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Origin (mathematics)

From Wikipedia, the free encyclopedia

The origin of a Cartesian coordinate system
The origin of a Cartesian coordinate system

In mathematics, the origin of a Euclidean space is a special point, usually denoted by the letter O, used as a fixed point of reference for the geometry of the surrounding space.

In physical problems, the choice of origin is often arbitrary, meaning any choice of origin will ultimately give the same answer. This allows one to pick an origin point that makes the mathematics as simple as possible, often by taking advantage of some kind of geometric symmetry.

YouTube Encyclopedic

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  • Closest Point to the Origin | MIT 18.01SC Single Variable Calculus, Fall 2010
  • Geometry - Reflecting a triangle over the origin
  • vectors in component form, drawing from the origin


CHRISTINE BREINER: Welcome back to recitation. Today we're going to work on an optimization problem. So the question I want us to answer is, what point on the curve y equals square root of x plus 4 comes closest to the origin? I've drawn a sketch of this curve. The scale in this direction-- each hash mark is one unit in the x direction, each hash mark here is one unit in the y direction. Just want to point out two easy places to figure out the distance to the origin. Over here, where the curve starts at negative 4, 0 the distance to the origin is 4 units. And here at 0, 2 the distance to the origin is two units. It's probably, we could safely say, further away here. So we're anticipating that somewhere along the curve in this region is where we should find our place that's closest to the origin. The only reason I point that out is that, when you're doing these problems on your own you should always try and anticipate roughly where things should happen in what kind of region so that you don't, you don't start thinking if you do something wrong and you get x equals 100 and then you come back and look at the curve, you realize right away, well, that doesn't make any sense. So we want to always be thinking as we're solving the problems, does my answer make sense? So I'm actually going to give you a little bit of time to work on this yourself and then I'll come back and I'll work on it as well. Welcome back. Hopefully you were able to get pretty far into this problem. And so I will start working on it now. So again, the question is that we want to optimize-- in this case, minimize-- the distance to the origin from this curve. And so what we're really trying to do is we have a constraint , the constraint is we have to be on the curve, and then we also have something we're trying to minimize. And the thing we're trying to minimizes is distance. And so we have to make sure that we understand the two equations that we need-- the optimization, or constraint equation and the optimizing equation. So to optimize we need to know how to measure distance in two-dimensional space. And one point I want to make is that if you want to optimize distance you might as well optimize the square of distance because it's much easier. So let me justify that briefly and then we'll go on. So I want to optimize the distance squared to the origin. It's, well distance, you remember first in general, between two points x y and a b is something in this form. Distance squared is the difference between the x value squared plus the difference between the y value squared. This is, should remind you of the Pythagorean theorem, ultimately. So in this case, in our case, distance to the origin is x squared plus y squared. The distance squared is x squared plus y squared. I just told you that instead of trying to optimize distance, we can optimize distance squared. Why is that? Well, remember that when you optimize, what you're looking for is a place where the derivative of the function of interest is equal to 0. So what I want to point out is that when you take the derivative of distance squared and find where that's 0, it's going to be the same as the place where the derivative of distance is equal to 0. So let's notice that. So this is a little sidebar justification. Notice g squared prime is equal to 2d d prime. Where did that come from? That's this is implicit differentiation with respect to x and this is the chain rule. So if I want d prime to equal 0, I can also find where d squared prime equals 0. I'm assuming-- notice the distance is never at the origin-- so distance is never 0. So I don't have to worry about that. So that's a small sidebar, but just to justify why we can do that. Now let's come back into the problem at hand. What is our optimization problem, equation that we want to minimize? We want to minimize this equation with respect to a certain constraint. What's the constraint? The constraint is what y is. y depends on x. And so when I solve these problems I'm going to have to substitute in my constraint. So y squared is the square root of x plus 4 quantity squared so I just get x plus 4. So now I have my optimization equation. How do I find a minimum or a maximum? I take the derivative and set it equal to 0. So let me come give myself a little more room and do that over here. So d squared prime, now I get derivative of x squared is 2x. The derivative of x is 1, and the derivative of 4 is 0. This will be optimized when this is equal to 0. So 0 equals 2x plus 1. So x is equal to minus 1/2. Does this pass, as we would say maybe, the smell test? Does it smell OK to us? The answer will be yes. Because remember, we said somewhere in this x region is where we expect that we will have a distance closest, point closest to the origin. And so we're right here on the x value. Now we have to find what the y value is to finish the problem. But this is not, so far, very surprising. It seems like maybe the right thing. Now we have x. So now how do we find y? Well, we know what y is. y is equal to the square root of x plus 4, so it's equal to the square root of negative 1/2 plus 4, which simplified is 3 and 1/2, which I think is 7/2. So the point is negative 1/2 comma square root of 7/2. And then you just want to double check and make sure, did I ask for the distance or did I ask for the point? And right now we have the point, so let's come over and make sure what point on the curve comes closest to the origin. So now we know that we've answered the correct question. So again, it was a maximize-- sorry, it was a minimizing problem. It was an optimization problem where we wanted to minimize distance. We had a constraint equation. We had the thing we wanted to minimize. And then we took the derivative of the minimizer set it, or of optimizing equation, set it equal to 0, solved for x, and then found the answer to the specific question by then finding the y value. And I think I'll stop there.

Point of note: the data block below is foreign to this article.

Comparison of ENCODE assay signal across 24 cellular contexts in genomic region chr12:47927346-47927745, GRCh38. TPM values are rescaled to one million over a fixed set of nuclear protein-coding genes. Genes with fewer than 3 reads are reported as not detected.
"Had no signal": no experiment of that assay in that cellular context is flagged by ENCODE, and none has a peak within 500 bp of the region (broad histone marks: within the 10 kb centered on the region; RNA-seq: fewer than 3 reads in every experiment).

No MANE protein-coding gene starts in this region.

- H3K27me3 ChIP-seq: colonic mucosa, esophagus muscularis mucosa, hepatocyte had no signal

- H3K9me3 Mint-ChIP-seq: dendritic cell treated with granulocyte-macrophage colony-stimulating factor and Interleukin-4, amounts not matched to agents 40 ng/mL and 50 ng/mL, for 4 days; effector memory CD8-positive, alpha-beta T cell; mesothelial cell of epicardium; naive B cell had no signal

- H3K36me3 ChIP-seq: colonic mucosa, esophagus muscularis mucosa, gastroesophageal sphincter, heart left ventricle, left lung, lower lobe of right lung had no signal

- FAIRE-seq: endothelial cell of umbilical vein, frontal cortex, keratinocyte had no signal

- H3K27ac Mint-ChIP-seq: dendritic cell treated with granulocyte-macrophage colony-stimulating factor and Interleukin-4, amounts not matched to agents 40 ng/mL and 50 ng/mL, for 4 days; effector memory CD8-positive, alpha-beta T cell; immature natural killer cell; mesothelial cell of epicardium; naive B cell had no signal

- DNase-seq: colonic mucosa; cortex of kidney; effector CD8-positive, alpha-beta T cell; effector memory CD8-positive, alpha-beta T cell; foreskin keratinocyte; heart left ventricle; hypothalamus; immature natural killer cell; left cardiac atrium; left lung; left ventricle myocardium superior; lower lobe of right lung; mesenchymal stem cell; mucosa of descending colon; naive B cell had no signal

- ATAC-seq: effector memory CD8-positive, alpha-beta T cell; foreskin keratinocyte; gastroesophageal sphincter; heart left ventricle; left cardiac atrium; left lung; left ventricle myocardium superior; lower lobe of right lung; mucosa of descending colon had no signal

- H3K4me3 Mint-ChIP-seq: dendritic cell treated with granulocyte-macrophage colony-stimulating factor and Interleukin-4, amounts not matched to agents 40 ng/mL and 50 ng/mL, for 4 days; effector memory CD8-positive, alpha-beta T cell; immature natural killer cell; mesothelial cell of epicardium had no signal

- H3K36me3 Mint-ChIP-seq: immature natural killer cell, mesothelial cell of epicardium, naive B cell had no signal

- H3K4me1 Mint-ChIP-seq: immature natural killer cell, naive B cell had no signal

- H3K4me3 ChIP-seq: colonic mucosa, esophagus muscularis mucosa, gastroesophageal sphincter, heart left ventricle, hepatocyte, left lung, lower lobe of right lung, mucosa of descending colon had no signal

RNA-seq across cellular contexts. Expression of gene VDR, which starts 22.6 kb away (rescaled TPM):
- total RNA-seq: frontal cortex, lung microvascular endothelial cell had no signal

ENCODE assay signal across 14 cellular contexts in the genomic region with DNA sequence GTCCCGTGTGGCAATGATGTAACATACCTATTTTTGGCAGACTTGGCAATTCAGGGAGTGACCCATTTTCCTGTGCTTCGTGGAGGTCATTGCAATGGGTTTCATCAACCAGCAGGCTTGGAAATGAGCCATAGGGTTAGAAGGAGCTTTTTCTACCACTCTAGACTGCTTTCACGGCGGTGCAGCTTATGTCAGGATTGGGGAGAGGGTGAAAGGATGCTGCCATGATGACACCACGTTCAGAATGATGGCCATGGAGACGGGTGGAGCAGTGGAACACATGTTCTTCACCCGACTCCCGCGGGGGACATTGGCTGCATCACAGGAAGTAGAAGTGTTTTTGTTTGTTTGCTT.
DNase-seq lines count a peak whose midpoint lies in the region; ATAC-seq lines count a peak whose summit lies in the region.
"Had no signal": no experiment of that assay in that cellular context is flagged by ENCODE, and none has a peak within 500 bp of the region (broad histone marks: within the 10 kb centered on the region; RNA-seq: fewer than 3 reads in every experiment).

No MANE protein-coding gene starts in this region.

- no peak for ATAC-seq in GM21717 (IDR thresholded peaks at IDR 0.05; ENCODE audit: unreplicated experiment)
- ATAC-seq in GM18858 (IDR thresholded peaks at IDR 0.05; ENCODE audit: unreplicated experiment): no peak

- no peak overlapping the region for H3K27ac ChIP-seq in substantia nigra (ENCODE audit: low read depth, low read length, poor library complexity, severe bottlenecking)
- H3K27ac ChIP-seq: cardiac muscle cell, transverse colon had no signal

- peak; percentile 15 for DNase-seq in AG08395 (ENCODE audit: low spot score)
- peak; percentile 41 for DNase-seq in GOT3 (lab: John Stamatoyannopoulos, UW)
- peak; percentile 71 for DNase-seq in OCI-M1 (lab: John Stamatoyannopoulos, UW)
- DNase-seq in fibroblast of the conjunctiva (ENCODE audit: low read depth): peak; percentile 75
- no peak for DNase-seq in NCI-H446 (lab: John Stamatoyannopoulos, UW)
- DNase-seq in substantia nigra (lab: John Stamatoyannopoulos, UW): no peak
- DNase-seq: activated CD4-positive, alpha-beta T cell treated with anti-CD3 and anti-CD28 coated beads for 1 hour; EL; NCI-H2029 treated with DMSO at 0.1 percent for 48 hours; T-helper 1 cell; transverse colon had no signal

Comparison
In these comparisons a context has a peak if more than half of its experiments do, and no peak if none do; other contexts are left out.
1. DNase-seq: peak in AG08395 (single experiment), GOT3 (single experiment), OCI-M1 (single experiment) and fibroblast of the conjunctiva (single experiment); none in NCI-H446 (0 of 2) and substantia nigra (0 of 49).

Cartesian coordinates

In a Cartesian coordinate system, the origin is the point where the axes of the system intersect.[1] The origin divides each of these axes into two halves, a positive and a negative semiaxis.[2] Points can then be located with reference to the origin by giving their numerical coordinates—that is, the positions of their projections along each axis, either in the positive or negative direction. The coordinates of the origin are always all zero, for example (0,0) in two dimensions and (0,0,0) in three.[1]

Other coordinate systems

In a polar coordinate system, the origin may also be called the pole. It does not itself have well-defined polar coordinates, because the polar coordinates of a point include the angle made by the positive x-axis and the ray from the origin to the point, and this ray is not well-defined for the origin itself.[3]

In Euclidean geometry, the origin may be chosen freely as any convenient point of reference.[4]

The origin of the complex plane can be referred as the point where real axis and imaginary axis intersect each other. In other words, it is the complex number zero.[5]

See also


  1. ^ a b Madsen, David A. (2001), Engineering Drawing and Design, Delmar drafting series, Thompson Learning, p. 120, ISBN 9780766816343.
  2. ^ Pontrjagin, Lev S. (1984), Learning higher mathematics, Springer series in Soviet mathematics, Springer-Verlag, p. 73, ISBN 9783540123514.
  3. ^ Tanton, James Stuart (2005), Encyclopedia of Mathematics, Infobase Publishing, ISBN 9780816051243.
  4. ^ Lee, John M. (2013), Axiomatic Geometry, Pure and Applied Undergraduate Texts, vol. 21, American Mathematical Society, p. 134, ISBN 9780821884782.
  5. ^ Gonzalez, Mario (1991), Classical Complex Analysis, Chapman & Hall Pure and Applied Mathematics, CRC Press, ISBN 9780824784157.
This page was last edited on 18 November 2021, at 03:21